This month, Volonteurope joined Social Platform and its members to develop an open letter to the College of Commissioners, arguing that Europe’s economic and political future depends on its social policy. With Europe’s ‘social emergency’ and refugee crisis as a backdrop, the Commission’s second orientation debate on social policy (which was due to take place on 8 September but will now be debated on 16 September) is an opportunity to show the EU’s ambition and leadership. Taking into account the alarmingly high incidence of poverty, social exclusion and inequality across the continent, the claim that Europe is in economic recovery is a myth for many people. Jobs alone are not enough, especially given the rise of in-work poverty. The Commission wants to avoid a race to the bottom on social issues. However, upward social convergence requires an ambitious social agenda. Far from being a cost, it will help drive a healthy economy.

In many EU Member States, austerity-driven policies have led to ad hoc discriminatory measures and decreasing social standards. The EU is far from powerless, as it has at its disposal legislative and financial instruments, as well as economic coordination such as the European Semester and the EU2020 Strategy.  Social policy must be recognised as an investment in human capital rather than a cost. Investment across the life-cycle has measurable benefits – both socially and economically.

In the open letter, Volonteurope welcomes the fact that the Commission is working on strengthening existing legislative and non-legislative instruments to deliver on its commitment to “a Triple A social rating for Europe”. It also calls on the Commission to work towards a package of universal social standards, which would include:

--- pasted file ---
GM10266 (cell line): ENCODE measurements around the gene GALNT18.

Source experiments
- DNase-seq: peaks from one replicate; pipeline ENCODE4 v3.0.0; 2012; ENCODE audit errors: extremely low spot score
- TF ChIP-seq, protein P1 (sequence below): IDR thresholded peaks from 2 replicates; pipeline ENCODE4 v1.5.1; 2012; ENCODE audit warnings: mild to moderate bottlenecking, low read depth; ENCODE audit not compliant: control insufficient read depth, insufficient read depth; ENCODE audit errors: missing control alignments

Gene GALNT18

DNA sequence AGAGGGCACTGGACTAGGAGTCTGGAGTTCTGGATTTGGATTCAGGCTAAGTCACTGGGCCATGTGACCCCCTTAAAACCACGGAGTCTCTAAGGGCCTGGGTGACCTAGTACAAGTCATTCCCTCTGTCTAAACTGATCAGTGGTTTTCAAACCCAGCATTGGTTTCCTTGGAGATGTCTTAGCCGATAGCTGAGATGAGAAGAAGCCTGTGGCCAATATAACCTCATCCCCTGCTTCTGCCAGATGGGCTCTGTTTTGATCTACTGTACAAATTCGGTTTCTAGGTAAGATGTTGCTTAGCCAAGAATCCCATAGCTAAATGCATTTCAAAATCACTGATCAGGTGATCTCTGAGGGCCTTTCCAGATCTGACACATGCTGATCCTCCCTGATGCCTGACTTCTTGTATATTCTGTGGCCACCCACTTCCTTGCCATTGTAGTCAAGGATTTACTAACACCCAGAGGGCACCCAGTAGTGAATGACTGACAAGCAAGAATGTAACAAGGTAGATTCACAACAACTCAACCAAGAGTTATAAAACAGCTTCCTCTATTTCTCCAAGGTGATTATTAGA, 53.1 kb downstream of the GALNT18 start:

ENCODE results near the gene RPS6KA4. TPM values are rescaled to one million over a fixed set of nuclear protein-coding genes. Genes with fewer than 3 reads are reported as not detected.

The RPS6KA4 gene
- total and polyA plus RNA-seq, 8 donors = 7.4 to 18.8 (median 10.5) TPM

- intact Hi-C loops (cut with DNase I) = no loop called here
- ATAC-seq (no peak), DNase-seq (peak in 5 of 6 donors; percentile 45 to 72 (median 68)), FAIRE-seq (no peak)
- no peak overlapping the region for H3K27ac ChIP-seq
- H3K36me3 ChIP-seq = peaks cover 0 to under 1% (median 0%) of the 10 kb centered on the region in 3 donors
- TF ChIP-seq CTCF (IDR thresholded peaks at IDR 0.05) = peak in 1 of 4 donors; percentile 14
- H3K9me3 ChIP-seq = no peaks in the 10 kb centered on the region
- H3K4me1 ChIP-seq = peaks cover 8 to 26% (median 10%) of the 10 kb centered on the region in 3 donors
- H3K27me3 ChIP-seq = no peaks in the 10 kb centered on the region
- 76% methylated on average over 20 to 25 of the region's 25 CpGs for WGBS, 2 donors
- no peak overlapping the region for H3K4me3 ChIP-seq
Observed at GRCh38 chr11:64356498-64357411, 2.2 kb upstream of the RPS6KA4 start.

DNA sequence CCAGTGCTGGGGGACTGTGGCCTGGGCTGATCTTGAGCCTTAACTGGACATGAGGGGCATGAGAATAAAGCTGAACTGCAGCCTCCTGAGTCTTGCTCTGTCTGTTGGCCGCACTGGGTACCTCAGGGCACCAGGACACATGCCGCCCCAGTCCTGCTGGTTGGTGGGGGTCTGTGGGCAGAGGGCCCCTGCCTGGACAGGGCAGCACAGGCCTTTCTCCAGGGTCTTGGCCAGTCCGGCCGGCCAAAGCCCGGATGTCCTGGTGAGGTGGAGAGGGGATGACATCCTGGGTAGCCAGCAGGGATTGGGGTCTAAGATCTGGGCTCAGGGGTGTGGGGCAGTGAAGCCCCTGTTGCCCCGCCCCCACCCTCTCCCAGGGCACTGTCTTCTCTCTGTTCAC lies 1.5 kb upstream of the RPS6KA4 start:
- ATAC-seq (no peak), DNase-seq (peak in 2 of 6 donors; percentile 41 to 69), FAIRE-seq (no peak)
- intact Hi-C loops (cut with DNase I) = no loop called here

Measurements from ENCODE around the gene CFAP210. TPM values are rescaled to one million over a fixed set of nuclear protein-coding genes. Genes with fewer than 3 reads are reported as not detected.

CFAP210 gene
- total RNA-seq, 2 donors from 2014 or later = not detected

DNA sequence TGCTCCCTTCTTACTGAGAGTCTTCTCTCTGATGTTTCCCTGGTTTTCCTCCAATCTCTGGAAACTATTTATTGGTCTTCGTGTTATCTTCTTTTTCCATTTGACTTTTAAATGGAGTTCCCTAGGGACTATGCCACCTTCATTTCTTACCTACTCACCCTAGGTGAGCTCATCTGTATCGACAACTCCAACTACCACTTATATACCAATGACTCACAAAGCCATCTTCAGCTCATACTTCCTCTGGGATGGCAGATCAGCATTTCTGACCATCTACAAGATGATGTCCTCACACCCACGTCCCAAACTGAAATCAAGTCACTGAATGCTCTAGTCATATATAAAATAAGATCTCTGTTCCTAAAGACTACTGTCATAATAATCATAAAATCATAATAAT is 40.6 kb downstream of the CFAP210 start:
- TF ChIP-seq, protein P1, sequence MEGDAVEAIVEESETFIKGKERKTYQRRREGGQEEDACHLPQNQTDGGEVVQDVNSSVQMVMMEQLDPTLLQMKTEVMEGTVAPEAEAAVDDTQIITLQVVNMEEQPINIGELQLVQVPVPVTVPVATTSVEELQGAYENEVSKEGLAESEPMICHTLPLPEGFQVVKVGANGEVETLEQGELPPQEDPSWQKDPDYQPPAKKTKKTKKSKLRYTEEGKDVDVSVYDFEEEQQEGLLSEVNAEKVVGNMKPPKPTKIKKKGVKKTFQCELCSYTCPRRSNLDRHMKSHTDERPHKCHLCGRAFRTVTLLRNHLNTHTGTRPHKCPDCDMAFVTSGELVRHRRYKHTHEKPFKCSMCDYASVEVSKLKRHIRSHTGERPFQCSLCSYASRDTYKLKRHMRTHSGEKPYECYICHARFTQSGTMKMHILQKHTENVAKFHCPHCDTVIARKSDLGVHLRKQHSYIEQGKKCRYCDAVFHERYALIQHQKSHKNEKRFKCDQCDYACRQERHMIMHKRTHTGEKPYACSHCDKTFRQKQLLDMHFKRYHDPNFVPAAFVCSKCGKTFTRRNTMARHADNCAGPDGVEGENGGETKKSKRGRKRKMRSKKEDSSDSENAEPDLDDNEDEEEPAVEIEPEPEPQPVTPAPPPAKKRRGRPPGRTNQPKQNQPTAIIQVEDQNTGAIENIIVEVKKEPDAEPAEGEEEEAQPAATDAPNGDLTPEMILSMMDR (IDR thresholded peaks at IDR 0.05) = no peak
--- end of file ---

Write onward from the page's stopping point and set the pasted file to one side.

• Adequate minimum income schemes of at least 60% of national median income to protect people against poverty. Member states should be supported in the progressive realisation of such schemes, including through an EU framework directive.
  • Adequate minimum wage in all member states, set higher than adequate minimum income and with a minimum threshold of at least 60% of national median wage.
  • Common standards for unemployment benefits set at a level above adequate minimum income. Wide coverage must be ensured to avoid the exclusion of people who have not yet worked or have only worked for a limited period.
  • Non-discriminatory access to quality and affordable social, health, inclusive education and lifelong learning services, recognising that investment in such services also have a high potential for job creation. On-going efforts to unlock the Equal Treatment Directive, adopt the Accessibility Act and develop a Roadmap to address the challenges of work-life balance are important in this regard.

Volonteurope will be carefully monitoring the Commission’s progress on this front.